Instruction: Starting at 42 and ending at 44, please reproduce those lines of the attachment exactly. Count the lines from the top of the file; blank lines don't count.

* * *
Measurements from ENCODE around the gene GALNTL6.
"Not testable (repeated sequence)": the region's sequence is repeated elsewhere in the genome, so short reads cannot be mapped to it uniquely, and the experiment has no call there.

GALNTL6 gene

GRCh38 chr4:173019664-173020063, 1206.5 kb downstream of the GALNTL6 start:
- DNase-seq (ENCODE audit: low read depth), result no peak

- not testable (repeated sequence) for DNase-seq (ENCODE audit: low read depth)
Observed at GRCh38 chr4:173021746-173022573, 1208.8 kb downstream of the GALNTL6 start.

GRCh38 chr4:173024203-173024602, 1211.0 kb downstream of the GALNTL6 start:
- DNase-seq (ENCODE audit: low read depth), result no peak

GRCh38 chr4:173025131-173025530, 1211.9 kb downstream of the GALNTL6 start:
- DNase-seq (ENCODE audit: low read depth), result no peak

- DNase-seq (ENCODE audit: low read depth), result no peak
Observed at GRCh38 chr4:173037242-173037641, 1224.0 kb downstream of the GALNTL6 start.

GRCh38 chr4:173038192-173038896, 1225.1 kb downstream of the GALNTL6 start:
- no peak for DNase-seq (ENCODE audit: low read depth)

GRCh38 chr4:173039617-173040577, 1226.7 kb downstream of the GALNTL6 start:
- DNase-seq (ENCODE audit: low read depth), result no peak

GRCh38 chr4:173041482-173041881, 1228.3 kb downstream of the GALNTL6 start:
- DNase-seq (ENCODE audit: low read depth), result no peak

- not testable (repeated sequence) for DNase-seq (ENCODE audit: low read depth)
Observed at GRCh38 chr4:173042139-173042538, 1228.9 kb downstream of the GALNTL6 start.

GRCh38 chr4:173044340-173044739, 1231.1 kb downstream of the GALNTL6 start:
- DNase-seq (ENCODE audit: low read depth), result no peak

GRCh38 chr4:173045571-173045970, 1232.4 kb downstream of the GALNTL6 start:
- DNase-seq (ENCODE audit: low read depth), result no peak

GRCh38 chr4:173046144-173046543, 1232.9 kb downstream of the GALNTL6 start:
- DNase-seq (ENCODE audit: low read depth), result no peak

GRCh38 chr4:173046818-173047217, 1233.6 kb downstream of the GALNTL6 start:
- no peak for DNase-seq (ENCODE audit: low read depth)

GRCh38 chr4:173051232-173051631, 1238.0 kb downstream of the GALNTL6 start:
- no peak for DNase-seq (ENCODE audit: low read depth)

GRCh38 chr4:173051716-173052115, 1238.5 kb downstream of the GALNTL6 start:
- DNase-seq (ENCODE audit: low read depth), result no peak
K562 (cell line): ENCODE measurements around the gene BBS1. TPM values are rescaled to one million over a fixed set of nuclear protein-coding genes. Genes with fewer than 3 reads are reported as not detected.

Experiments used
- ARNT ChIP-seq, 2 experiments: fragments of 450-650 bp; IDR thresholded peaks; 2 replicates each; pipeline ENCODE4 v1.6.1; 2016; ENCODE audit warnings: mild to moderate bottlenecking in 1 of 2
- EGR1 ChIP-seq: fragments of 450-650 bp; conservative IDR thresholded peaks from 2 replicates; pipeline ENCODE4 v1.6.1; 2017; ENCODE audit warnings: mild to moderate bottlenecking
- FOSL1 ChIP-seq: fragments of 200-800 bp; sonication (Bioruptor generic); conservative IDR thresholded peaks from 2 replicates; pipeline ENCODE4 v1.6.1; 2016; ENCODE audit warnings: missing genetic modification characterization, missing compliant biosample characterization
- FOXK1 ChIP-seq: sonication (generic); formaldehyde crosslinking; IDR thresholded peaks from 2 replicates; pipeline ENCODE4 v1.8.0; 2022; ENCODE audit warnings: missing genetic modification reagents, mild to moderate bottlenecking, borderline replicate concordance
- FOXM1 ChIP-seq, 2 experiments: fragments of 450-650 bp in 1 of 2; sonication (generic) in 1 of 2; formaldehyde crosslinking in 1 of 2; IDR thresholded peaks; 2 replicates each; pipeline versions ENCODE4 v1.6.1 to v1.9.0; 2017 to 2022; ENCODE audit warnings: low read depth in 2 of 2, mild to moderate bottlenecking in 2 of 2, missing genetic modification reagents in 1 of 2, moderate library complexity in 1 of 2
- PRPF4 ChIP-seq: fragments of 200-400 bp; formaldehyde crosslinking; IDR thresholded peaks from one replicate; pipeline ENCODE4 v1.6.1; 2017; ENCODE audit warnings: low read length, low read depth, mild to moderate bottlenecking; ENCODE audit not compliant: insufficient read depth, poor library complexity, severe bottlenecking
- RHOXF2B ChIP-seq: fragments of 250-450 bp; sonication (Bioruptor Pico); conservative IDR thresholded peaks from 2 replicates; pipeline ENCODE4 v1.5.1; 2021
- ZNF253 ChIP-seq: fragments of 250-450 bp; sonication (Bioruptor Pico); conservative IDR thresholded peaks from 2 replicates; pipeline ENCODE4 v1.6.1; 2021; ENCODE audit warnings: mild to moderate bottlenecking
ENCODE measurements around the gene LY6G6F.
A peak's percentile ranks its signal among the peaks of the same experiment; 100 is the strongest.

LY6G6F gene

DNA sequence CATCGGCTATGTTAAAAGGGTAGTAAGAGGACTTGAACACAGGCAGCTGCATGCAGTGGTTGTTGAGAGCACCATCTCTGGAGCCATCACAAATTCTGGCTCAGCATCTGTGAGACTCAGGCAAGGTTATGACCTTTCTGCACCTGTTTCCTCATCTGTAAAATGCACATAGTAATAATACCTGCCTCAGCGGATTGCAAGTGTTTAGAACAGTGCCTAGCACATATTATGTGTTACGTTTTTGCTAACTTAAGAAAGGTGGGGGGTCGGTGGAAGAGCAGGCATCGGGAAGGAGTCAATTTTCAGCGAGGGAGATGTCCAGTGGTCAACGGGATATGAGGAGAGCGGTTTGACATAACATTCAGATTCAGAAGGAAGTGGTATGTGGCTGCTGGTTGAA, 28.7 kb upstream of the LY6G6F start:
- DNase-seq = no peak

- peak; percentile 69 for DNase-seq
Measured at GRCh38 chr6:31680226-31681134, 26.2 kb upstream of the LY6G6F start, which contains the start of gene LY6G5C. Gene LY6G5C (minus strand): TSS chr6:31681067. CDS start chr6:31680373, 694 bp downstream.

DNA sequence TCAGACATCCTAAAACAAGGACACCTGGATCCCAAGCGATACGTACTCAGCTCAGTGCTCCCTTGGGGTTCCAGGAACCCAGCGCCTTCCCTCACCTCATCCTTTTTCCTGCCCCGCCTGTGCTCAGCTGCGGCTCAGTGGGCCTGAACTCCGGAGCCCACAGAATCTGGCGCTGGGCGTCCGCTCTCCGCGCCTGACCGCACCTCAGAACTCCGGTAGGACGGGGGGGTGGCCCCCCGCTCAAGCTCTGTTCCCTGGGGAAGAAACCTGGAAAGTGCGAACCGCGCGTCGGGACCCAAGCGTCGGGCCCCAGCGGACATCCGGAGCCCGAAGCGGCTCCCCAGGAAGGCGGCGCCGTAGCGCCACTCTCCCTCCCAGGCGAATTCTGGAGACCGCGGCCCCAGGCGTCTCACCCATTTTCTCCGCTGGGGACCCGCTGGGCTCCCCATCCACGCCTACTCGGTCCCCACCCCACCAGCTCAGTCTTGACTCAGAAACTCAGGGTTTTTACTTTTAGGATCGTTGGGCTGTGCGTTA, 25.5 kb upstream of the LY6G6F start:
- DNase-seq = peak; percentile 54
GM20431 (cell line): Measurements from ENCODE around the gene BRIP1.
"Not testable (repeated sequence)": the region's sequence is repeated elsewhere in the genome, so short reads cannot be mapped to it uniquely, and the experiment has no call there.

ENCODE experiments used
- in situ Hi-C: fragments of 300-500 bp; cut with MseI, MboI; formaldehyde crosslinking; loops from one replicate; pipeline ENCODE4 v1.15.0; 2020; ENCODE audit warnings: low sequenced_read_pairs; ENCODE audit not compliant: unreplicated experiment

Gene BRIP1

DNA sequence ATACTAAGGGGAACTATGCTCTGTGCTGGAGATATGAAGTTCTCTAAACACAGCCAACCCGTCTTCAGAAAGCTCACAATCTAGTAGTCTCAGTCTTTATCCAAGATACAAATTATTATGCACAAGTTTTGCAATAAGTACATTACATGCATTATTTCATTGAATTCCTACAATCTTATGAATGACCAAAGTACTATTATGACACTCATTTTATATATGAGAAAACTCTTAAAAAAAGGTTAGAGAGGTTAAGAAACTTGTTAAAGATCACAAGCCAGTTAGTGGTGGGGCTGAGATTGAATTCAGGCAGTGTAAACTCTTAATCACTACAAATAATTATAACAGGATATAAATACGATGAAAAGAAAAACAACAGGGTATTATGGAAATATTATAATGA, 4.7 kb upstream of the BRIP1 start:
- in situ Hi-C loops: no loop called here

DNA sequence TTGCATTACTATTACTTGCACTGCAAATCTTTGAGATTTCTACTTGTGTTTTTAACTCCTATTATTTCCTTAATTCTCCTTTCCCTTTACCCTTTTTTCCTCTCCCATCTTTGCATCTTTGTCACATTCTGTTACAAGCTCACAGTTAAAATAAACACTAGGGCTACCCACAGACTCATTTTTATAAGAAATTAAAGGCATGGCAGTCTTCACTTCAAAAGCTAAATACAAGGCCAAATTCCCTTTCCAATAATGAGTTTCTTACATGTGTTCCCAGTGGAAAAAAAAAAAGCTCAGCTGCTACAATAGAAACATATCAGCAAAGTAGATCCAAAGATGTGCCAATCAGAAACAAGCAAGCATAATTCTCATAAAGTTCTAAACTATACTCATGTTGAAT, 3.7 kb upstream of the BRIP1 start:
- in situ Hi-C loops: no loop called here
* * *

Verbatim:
- RHOXF2B ChIP-seq: fragments of 250-450 bp; sonication (Bioruptor Pico); conservative IDR thresholded peaks from 2 replicates; pipeline ENCODE4 v1.5.1; 2021
- ZNF253 ChIP-seq: fragments of 250-450 bp; sonication (Bioruptor Pico); conservative IDR thresholded peaks from 2 replicates; pipeline ENCODE4 v1.6.1; 2021; ENCODE audit warnings: mild to moderate bottlenecking
ENCODE measurements around the gene LY6G6F.